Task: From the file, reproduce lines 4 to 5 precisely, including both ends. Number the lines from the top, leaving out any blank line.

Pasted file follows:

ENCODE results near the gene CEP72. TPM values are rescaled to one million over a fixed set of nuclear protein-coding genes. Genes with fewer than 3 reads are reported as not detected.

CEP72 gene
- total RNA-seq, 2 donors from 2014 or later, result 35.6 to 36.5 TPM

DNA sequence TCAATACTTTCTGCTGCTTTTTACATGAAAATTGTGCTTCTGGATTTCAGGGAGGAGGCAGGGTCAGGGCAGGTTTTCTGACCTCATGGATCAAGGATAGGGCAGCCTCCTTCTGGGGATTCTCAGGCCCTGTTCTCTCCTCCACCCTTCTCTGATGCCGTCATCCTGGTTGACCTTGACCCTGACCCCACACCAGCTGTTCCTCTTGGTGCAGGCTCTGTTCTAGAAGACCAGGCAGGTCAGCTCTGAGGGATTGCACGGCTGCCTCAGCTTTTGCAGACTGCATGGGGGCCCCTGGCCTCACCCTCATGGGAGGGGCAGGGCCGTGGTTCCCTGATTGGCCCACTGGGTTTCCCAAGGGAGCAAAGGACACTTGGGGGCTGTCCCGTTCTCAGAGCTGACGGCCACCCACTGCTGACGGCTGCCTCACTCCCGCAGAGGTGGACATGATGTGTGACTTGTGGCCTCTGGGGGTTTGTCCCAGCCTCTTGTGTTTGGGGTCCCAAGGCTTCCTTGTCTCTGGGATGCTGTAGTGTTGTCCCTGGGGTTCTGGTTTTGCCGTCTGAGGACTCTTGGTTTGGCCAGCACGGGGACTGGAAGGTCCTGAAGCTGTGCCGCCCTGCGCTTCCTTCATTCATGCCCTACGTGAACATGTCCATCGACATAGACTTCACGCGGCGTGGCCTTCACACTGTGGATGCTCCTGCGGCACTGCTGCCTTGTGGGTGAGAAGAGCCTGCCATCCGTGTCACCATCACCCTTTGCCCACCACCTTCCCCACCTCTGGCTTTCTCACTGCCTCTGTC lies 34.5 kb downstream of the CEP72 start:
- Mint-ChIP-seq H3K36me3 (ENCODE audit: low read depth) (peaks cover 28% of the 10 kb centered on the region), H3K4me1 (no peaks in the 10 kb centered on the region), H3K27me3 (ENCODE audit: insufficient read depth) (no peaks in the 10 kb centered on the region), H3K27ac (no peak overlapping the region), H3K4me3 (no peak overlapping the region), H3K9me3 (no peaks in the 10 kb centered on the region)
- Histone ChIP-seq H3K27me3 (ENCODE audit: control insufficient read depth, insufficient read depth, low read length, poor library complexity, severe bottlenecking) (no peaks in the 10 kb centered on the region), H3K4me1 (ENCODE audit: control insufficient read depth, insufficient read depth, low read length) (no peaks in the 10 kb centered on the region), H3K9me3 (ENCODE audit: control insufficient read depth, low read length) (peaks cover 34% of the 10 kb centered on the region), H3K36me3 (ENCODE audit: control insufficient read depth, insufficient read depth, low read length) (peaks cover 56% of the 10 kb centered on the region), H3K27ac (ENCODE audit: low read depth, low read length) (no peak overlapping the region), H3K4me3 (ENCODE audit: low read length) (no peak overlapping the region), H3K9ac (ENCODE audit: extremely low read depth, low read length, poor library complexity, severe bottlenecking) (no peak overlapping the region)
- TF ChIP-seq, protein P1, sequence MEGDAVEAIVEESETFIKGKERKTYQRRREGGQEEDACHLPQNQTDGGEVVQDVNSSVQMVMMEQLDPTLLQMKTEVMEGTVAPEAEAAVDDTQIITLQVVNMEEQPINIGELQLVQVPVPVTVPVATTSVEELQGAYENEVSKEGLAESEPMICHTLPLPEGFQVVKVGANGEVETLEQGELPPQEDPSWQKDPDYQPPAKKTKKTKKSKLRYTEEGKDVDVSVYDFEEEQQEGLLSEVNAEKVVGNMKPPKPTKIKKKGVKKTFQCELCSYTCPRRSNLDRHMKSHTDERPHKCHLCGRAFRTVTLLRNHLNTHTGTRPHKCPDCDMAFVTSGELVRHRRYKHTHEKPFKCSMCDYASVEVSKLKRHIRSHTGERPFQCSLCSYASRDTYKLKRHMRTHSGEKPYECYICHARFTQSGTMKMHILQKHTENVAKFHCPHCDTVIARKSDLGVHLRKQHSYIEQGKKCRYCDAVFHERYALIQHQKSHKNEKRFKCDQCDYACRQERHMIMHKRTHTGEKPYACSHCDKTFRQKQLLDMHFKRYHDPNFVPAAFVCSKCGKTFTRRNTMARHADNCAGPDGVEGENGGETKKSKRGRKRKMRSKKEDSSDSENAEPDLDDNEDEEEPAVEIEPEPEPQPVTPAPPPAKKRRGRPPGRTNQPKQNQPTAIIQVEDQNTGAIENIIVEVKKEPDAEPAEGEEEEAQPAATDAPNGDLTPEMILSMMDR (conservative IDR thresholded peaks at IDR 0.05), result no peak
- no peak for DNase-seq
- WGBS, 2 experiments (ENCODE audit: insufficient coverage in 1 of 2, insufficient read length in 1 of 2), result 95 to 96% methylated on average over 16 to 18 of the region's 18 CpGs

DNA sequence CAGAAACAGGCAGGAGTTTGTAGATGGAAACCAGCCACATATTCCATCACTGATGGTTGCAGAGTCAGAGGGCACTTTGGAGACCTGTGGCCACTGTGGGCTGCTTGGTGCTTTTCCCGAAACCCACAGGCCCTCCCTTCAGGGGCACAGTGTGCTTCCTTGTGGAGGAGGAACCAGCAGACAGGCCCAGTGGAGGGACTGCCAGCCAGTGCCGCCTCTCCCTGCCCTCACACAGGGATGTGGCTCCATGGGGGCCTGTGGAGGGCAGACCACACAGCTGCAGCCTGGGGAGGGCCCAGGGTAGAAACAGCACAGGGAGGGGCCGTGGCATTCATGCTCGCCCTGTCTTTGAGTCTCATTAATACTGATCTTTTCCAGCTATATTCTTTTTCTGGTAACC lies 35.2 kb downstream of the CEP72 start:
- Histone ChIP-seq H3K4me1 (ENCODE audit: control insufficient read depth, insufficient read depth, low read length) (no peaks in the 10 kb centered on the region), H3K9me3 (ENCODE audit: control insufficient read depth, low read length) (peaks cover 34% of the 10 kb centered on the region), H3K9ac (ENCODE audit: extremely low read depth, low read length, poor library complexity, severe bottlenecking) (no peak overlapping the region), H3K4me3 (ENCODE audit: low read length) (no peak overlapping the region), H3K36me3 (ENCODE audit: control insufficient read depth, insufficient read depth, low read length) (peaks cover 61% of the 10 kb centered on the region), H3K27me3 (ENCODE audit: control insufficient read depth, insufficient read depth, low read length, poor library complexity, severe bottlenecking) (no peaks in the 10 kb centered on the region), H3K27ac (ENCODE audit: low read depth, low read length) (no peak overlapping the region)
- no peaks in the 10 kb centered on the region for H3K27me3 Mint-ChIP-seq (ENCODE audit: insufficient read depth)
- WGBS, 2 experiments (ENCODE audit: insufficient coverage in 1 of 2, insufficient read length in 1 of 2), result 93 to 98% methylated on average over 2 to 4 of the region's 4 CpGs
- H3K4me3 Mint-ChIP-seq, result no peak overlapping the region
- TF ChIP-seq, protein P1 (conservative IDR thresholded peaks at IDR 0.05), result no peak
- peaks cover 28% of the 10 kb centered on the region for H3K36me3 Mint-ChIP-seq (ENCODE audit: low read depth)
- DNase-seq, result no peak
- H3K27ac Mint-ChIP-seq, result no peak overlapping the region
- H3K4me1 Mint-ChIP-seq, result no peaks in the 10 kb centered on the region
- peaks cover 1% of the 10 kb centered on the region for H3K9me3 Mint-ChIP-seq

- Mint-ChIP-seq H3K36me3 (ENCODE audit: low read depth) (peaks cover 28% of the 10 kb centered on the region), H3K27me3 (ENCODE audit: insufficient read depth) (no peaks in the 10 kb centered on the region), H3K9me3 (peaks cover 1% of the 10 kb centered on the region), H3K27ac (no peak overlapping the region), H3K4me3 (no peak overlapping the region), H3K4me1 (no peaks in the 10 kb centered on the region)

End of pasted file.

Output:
DNA sequence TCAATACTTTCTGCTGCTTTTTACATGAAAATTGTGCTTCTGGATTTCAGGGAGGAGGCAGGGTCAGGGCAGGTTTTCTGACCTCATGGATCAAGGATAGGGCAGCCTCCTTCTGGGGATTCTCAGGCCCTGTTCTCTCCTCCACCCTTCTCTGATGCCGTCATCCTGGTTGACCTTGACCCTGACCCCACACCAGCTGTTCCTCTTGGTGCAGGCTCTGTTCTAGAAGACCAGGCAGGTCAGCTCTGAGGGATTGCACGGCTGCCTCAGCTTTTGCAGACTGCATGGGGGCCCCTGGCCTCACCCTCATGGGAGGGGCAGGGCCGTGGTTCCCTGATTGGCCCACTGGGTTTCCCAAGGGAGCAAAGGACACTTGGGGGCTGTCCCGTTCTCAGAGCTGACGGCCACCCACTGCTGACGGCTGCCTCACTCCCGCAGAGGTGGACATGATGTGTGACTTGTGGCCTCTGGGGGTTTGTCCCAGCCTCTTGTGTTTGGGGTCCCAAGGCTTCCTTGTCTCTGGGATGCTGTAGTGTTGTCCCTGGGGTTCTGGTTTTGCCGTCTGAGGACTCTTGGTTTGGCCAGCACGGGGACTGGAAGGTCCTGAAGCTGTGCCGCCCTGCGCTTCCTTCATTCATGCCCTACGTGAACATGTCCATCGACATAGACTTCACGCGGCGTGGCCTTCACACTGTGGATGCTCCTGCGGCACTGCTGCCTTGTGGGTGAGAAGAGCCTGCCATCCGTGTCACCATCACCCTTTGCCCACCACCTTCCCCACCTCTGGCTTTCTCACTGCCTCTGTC lies 34.5 kb downstream of the CEP72 start:
- Mint-ChIP-seq H3K36me3 (ENCODE audit: low read depth) (peaks cover 28% of the 10 kb centered on the region), H3K4me1 (no peaks in the 10 kb centered on the region), H3K27me3 (ENCODE audit: insufficient read depth) (no peaks in the 10 kb centered on the region), H3K27ac (no peak overlapping the region), H3K4me3 (no peak overlapping the region), H3K9me3 (no peaks in the 10 kb centered on the region)